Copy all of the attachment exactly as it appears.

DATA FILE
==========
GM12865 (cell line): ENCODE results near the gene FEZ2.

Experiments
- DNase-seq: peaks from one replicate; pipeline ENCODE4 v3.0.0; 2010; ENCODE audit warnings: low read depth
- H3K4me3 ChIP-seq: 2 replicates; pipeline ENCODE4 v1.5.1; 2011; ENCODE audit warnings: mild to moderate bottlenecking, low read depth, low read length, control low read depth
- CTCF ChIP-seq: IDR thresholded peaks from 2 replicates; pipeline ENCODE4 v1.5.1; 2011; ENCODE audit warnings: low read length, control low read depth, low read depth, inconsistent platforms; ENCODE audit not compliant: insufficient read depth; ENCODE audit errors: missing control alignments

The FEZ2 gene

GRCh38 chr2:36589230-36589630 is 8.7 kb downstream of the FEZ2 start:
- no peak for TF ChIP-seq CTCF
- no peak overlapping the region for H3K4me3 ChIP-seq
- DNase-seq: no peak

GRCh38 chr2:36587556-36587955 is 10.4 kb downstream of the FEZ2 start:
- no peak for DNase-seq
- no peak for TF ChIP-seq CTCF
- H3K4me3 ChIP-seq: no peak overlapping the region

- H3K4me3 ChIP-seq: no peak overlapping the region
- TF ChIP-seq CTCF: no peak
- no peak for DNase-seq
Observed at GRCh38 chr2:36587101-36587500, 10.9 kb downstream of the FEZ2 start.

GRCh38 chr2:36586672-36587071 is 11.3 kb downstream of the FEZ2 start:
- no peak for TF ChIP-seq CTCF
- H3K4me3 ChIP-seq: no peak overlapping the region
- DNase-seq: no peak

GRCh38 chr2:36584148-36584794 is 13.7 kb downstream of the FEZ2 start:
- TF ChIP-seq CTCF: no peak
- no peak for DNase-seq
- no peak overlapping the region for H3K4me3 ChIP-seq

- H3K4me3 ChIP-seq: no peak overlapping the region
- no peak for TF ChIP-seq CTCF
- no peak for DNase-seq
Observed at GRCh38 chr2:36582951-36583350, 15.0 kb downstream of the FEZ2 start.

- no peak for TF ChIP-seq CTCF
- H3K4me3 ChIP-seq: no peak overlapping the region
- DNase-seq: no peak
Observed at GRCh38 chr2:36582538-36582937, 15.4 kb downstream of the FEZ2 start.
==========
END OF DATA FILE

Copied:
GM12865 (cell line): ENCODE results near the gene FEZ2.

Experiments
- DNase-seq: peaks from one replicate; pipeline ENCODE4 v3.0.0; 2010; ENCODE audit warnings: low read depth
- H3K4me3 ChIP-seq: 2 replicates; pipeline ENCODE4 v1.5.1; 2011; ENCODE audit warnings: mild to moderate bottlenecking, low read depth, low read length, control low read depth
- CTCF ChIP-seq: IDR thresholded peaks from 2 replicates; pipeline ENCODE4 v1.5.1; 2011; ENCODE audit warnings: low read length, control low read depth, low read depth, inconsistent platforms; ENCODE audit not compliant: insufficient read depth; ENCODE audit errors: missing control alignments

The FEZ2 gene

GRCh38 chr2:36589230-36589630 is 8.7 kb downstream of the FEZ2 start:
- no peak for TF ChIP-seq CTCF
- no peak overlapping the region for H3K4me3 ChIP-seq
- DNase-seq: no peak

GRCh38 chr2:36587556-36587955 is 10.4 kb downstream of the FEZ2 start:
- no peak for DNase-seq
- no peak for TF ChIP-seq CTCF
- H3K4me3 ChIP-seq: no peak overlapping the region

- H3K4me3 ChIP-seq: no peak overlapping the region
- TF ChIP-seq CTCF: no peak
- no peak for DNase-seq
Observed at GRCh38 chr2:36587101-36587500, 10.9 kb downstream of the FEZ2 start.

GRCh38 chr2:36586672-36587071 is 11.3 kb downstream of the FEZ2 start:
- no peak for TF ChIP-seq CTCF
- H3K4me3 ChIP-seq: no peak overlapping the region
- DNase-seq: no peak

GRCh38 chr2:36584148-36584794 is 13.7 kb downstream of the FEZ2 start:
- TF ChIP-seq CTCF: no peak
- no peak for DNase-seq
- no peak overlapping the region for H3K4me3 ChIP-seq

- H3K4me3 ChIP-seq: no peak overlapping the region
- no peak for TF ChIP-seq CTCF
- no peak for DNase-seq
Observed at GRCh38 chr2:36582951-36583350, 15.0 kb downstream of the FEZ2 start.

- no peak for TF ChIP-seq CTCF
- H3K4me3 ChIP-seq: no peak overlapping the region
- DNase-seq: no peak
Observed at GRCh38 chr2:36582538-36582937, 15.4 kb downstream of the FEZ2 start.